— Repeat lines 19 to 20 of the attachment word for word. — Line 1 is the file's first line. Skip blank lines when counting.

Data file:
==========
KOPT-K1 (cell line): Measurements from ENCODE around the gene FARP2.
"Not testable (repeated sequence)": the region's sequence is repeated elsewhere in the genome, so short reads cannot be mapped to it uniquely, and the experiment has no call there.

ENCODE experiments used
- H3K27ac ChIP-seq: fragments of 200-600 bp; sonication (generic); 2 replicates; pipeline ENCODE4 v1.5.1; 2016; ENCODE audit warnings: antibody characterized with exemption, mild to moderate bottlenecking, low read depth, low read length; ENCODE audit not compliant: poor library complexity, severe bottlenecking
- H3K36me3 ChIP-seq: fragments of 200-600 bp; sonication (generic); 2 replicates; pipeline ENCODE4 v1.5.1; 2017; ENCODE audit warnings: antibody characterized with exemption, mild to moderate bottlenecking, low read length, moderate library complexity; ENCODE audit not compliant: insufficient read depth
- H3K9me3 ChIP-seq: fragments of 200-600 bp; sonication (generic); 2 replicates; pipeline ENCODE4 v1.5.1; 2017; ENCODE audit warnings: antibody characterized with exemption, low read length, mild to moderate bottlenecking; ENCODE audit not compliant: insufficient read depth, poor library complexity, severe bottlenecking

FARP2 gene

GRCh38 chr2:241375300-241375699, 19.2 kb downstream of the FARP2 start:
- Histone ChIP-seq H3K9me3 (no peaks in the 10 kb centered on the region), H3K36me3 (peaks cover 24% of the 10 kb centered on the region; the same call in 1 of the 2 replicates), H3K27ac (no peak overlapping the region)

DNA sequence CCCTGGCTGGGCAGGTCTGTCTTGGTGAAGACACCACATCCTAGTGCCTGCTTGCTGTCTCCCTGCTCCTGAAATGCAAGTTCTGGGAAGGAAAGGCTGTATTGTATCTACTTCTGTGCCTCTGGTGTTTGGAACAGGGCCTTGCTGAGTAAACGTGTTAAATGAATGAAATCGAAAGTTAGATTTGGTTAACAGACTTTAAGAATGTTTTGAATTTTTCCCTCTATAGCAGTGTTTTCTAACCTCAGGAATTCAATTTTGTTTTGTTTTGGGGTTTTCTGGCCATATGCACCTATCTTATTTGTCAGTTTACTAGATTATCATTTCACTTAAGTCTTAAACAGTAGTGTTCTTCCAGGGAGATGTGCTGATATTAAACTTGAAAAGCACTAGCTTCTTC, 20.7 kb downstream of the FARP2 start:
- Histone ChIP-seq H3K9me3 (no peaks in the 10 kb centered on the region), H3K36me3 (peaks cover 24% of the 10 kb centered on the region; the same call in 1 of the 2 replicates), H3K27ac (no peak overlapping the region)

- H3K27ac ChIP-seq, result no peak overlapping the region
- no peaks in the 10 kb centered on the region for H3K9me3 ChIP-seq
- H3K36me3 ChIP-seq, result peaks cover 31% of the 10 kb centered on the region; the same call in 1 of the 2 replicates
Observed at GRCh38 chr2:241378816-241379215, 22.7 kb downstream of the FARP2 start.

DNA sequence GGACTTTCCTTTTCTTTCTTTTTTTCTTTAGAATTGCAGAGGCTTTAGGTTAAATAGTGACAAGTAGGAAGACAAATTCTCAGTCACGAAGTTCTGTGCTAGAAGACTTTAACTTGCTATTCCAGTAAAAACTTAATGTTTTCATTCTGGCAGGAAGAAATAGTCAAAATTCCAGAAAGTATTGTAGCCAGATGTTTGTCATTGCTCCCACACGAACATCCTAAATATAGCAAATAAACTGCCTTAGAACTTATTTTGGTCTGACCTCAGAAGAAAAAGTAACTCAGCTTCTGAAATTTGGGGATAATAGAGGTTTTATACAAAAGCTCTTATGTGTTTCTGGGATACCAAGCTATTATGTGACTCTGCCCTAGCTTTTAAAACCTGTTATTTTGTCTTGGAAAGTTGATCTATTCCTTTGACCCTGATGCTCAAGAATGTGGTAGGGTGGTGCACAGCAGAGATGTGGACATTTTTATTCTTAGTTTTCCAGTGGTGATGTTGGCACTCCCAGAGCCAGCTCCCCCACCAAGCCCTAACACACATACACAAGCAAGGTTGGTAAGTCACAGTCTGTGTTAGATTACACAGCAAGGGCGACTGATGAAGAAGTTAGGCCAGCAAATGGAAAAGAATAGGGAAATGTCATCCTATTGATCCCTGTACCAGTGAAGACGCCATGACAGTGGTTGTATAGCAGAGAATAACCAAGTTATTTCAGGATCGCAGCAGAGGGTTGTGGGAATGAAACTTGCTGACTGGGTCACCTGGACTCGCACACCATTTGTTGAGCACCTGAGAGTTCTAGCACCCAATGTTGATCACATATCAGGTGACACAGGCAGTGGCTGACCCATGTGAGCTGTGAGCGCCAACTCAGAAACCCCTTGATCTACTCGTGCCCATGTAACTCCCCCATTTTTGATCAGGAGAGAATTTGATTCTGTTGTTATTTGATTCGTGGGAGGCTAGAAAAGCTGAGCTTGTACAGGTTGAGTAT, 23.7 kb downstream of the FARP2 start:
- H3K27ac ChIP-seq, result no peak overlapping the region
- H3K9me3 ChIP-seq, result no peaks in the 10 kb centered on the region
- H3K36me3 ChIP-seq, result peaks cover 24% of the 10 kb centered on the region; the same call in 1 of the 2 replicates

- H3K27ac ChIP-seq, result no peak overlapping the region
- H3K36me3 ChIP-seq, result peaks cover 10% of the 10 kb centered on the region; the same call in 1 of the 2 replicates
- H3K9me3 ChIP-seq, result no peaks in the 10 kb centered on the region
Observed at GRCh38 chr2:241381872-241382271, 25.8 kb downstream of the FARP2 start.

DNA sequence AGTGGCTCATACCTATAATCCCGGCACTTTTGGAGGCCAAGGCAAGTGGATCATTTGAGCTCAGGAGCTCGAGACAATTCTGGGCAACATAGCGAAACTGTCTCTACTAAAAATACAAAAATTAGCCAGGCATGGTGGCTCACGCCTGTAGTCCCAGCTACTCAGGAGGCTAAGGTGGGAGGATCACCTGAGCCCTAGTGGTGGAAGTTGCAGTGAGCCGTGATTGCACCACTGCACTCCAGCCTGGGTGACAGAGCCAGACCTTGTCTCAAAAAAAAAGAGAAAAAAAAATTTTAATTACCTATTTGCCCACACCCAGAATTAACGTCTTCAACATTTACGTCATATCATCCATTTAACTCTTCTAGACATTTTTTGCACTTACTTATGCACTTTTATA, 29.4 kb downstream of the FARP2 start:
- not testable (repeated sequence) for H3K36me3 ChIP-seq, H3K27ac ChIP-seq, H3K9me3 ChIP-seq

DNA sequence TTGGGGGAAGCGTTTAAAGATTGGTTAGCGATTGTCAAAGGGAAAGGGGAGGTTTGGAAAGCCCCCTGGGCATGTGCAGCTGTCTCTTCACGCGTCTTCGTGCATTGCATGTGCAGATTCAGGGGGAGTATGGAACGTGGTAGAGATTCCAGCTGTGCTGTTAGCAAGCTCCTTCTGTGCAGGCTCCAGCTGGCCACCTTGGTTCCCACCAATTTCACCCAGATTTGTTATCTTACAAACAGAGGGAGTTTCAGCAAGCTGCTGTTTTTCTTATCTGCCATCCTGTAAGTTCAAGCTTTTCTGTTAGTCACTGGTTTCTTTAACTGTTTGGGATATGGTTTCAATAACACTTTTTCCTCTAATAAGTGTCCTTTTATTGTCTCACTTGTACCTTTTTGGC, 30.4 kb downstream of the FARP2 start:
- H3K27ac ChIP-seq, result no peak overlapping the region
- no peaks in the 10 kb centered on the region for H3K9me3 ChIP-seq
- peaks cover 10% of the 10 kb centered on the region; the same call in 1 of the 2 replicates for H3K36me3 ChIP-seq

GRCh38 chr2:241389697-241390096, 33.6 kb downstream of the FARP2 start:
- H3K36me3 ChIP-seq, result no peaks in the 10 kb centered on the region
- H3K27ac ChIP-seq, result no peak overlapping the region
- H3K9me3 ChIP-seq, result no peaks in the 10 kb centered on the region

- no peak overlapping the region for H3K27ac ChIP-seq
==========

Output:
- H3K36me3 ChIP-seq, result peaks cover 24% of the 10 kb centered on the region; the same call in 1 of the 2 replicates

- H3K27ac ChIP-seq, result no peak overlapping the region